I am troubled by Troubled.
His comment citing Rav Moshe’s responsum could have come from many, many people in the general community. It is important to realize that getting a clear perspective on the issues is often practical and crucial, beyond theoretical considerations of how we regard the culpability of gay people for their actions. (That, in the final analysis, is something that G-d needs to deal with far more than ourselves.)
Dr. David Luchins tells a poignant story of a young man who was a rising star in NCSY, enrolled in YU, and abruptly disappeared from the scene. He emerged years later, dying of AIDS. While in YU, he began to notice and worry about his attraction to men, and scheduled a meeting with one of his rabbeim, with whom he shared his concerns. The rebbi told him, “It’s a simple choice. You can either be frum (observant) or gay.” The young man reasoned that he pretty much knew beyond doubt that he was gay, so it left him no choice. He sold his tefillin, walked out of Jewish life, and touched base with Dr. Luchins while suffering in loneliness. Dr. Luchins arranged for him to visit at NCSY National, which gave him a great boost. He died shortly thereafter. When Dr. Luchins reported back to the rebbi, the latter immediately voiced his recriminations. He knew as soon as the young man walked out of the room that he had said the wrong thing.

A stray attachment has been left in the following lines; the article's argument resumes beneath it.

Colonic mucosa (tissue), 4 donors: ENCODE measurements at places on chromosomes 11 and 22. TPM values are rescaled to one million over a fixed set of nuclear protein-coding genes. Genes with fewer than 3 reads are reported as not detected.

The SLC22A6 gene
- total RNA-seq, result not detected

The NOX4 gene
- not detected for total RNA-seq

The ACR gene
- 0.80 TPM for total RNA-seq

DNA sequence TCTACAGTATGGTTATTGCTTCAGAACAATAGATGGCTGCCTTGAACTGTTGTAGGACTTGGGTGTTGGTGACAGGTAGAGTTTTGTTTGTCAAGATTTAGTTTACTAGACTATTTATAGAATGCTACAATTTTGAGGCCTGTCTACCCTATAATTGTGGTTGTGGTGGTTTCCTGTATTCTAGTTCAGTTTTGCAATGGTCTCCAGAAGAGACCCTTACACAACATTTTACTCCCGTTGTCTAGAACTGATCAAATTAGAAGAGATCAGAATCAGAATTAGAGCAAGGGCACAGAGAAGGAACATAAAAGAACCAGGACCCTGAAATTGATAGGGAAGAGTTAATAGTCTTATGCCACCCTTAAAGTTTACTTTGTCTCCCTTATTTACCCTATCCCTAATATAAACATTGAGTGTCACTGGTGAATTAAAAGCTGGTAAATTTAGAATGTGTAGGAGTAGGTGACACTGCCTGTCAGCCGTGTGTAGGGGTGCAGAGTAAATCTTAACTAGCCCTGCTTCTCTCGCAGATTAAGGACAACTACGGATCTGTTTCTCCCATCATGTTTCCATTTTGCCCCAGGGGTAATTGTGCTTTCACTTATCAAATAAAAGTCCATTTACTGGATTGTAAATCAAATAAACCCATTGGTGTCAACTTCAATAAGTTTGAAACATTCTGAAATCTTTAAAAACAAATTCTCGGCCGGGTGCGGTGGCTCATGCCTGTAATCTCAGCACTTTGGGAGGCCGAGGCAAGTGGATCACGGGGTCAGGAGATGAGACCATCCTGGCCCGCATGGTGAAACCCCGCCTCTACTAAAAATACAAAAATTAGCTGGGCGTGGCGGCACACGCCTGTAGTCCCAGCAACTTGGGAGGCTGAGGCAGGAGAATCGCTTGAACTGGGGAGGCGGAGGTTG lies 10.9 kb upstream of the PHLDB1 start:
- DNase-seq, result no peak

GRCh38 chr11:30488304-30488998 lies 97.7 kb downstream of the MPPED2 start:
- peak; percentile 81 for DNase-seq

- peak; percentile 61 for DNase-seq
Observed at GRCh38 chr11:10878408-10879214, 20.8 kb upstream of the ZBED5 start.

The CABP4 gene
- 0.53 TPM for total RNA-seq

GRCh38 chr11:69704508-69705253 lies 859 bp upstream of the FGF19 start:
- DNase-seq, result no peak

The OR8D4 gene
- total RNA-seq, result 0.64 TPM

Few people would have known the right thing to tell that young man back then. We should be wiser today. Even if “Troubled” would be correct (which I do not believe), we must find a way to offer the compassion that the Torah asks of us, even while rejecting certain activity. We have no mandate to drive even evildoers out of our community, unless they are harming others. We have no right to encourage those who violate one transgression – no matter how serious – to violate others. If our attitudes distance some people so much that we fully drive them out of the community, we wind up G-d forbid with their blood on our hands.
This is not the way of Torah.
Rav Ahron Feldman shlit”a was certainly aware of Rav Moshe’s responsum when he penned his classic piece and his follow-up, articles that every Torah Jew should read and internalize. It can be assumed that Rav Moshe’s piece addressed a particular person. It is impossible to extrapolate to all people, and is not the definitive statement about all homosexual activity, which varies greatly in motivation and source.
Reading those articles may make the difference between life and death.